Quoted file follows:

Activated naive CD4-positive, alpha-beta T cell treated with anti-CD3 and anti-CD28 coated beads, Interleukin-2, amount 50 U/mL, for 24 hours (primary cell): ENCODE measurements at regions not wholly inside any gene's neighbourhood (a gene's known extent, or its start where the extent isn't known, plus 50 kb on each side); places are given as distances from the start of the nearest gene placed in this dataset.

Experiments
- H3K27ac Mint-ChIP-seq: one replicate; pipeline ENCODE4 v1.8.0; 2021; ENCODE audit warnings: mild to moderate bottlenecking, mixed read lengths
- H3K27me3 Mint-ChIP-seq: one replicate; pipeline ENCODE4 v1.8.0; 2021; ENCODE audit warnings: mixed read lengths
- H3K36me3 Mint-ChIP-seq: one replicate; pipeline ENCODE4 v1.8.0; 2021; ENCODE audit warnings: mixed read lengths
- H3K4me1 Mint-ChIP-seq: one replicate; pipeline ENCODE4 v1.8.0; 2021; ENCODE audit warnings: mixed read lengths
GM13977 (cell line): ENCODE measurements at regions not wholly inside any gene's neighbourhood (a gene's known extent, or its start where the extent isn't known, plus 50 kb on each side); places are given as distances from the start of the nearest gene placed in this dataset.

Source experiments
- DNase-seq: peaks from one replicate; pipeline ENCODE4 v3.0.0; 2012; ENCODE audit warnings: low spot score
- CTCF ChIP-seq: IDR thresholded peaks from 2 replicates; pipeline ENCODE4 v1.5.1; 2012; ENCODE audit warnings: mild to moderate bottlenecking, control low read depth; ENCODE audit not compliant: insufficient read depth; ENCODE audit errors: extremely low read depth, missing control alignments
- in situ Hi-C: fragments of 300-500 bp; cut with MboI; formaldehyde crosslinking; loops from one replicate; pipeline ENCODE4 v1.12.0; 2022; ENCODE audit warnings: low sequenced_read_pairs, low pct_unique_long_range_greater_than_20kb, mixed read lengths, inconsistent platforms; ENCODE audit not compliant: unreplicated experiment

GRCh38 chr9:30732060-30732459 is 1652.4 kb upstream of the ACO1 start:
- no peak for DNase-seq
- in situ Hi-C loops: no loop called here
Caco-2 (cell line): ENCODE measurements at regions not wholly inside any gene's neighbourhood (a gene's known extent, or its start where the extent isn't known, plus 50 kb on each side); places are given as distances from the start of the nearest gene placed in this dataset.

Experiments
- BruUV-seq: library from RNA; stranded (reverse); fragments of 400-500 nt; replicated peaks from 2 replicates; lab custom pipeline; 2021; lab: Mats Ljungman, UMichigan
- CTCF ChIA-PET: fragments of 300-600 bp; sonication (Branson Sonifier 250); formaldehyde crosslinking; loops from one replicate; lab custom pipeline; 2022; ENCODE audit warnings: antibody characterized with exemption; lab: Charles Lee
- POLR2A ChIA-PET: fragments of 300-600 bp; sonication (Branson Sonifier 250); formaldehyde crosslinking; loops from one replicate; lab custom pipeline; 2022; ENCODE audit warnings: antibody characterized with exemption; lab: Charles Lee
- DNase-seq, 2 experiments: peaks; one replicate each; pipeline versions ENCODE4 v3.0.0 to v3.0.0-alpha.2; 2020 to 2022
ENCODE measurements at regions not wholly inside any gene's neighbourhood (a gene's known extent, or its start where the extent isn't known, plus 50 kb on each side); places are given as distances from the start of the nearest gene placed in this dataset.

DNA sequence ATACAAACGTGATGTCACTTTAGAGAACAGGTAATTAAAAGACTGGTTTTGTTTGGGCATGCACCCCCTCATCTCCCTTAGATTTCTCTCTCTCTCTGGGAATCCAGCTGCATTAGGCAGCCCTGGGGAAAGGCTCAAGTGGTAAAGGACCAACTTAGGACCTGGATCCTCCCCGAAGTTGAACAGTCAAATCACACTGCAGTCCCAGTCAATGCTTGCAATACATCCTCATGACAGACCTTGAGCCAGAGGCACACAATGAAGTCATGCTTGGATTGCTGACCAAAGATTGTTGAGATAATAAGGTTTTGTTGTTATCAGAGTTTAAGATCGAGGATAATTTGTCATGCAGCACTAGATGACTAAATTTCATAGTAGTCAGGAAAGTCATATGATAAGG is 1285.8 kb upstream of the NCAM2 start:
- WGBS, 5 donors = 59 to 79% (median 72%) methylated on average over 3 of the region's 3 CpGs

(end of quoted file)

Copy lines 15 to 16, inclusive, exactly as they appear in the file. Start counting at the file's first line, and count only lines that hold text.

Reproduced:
Caco-2 (cell line): ENCODE measurements at regions not wholly inside any gene's neighbourhood (a gene's known extent, or its start where the extent isn't known, plus 50 kb on each side); places are given as distances from the start of the nearest gene placed in this dataset.

Experiments